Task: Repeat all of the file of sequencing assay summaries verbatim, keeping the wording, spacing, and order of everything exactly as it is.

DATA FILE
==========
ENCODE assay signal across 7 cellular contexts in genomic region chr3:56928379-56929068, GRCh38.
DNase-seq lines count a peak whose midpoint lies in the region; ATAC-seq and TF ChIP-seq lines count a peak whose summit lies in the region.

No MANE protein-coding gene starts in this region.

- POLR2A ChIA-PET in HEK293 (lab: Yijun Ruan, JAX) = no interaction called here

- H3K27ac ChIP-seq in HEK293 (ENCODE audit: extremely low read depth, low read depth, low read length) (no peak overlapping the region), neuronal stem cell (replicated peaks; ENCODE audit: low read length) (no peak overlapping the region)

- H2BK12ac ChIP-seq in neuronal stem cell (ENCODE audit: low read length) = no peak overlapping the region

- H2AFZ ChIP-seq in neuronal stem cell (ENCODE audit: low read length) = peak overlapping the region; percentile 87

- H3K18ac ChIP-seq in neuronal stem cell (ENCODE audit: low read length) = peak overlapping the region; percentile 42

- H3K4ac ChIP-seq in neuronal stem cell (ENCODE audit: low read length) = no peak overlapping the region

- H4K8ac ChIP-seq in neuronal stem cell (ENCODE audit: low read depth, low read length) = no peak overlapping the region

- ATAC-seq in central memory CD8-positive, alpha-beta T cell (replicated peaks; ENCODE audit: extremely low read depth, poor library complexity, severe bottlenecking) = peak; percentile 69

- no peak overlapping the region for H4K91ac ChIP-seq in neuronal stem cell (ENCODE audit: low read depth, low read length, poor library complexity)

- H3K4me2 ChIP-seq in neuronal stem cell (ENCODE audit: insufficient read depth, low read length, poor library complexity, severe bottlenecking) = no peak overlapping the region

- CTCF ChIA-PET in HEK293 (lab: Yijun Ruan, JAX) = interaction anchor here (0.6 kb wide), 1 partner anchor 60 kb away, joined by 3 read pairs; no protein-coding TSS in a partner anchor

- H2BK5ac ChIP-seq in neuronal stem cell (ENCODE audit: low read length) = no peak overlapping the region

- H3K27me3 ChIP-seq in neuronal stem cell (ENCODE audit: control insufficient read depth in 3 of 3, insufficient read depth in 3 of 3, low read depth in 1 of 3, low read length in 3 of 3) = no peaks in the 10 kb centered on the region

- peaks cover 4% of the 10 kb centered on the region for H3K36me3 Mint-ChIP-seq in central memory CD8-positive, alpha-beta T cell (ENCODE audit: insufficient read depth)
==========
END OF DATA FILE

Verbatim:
ENCODE assay signal across 7 cellular contexts in genomic region chr3:56928379-56929068, GRCh38.
DNase-seq lines count a peak whose midpoint lies in the region; ATAC-seq and TF ChIP-seq lines count a peak whose summit lies in the region.

No MANE protein-coding gene starts in this region.

- POLR2A ChIA-PET in HEK293 (lab: Yijun Ruan, JAX) = no interaction called here

- H3K27ac ChIP-seq in HEK293 (ENCODE audit: extremely low read depth, low read depth, low read length) (no peak overlapping the region), neuronal stem cell (replicated peaks; ENCODE audit: low read length) (no peak overlapping the region)

- H2BK12ac ChIP-seq in neuronal stem cell (ENCODE audit: low read length) = no peak overlapping the region

- H2AFZ ChIP-seq in neuronal stem cell (ENCODE audit: low read length) = peak overlapping the region; percentile 87

- H3K18ac ChIP-seq in neuronal stem cell (ENCODE audit: low read length) = peak overlapping the region; percentile 42

- H3K4ac ChIP-seq in neuronal stem cell (ENCODE audit: low read length) = no peak overlapping the region

- H4K8ac ChIP-seq in neuronal stem cell (ENCODE audit: low read depth, low read length) = no peak overlapping the region

- ATAC-seq in central memory CD8-positive, alpha-beta T cell (replicated peaks; ENCODE audit: extremely low read depth, poor library complexity, severe bottlenecking) = peak; percentile 69

- no peak overlapping the region for H4K91ac ChIP-seq in neuronal stem cell (ENCODE audit: low read depth, low read length, poor library complexity)

- H3K4me2 ChIP-seq in neuronal stem cell (ENCODE audit: insufficient read depth, low read length, poor library complexity, severe bottlenecking) = no peak overlapping the region

- CTCF ChIA-PET in HEK293 (lab: Yijun Ruan, JAX) = interaction anchor here (0.6 kb wide), 1 partner anchor 60 kb away, joined by 3 read pairs; no protein-coding TSS in a partner anchor

- H2BK5ac ChIP-seq in neuronal stem cell (ENCODE audit: low read length) = no peak overlapping the region

- H3K27me3 ChIP-seq in neuronal stem cell (ENCODE audit: control insufficient read depth in 3 of 3, insufficient read depth in 3 of 3, low read depth in 1 of 3, low read length in 3 of 3) = no peaks in the 10 kb centered on the region

- peaks cover 4% of the 10 kb centered on the region for H3K36me3 Mint-ChIP-seq in central memory CD8-positive, alpha-beta T cell (ENCODE audit: insufficient read depth)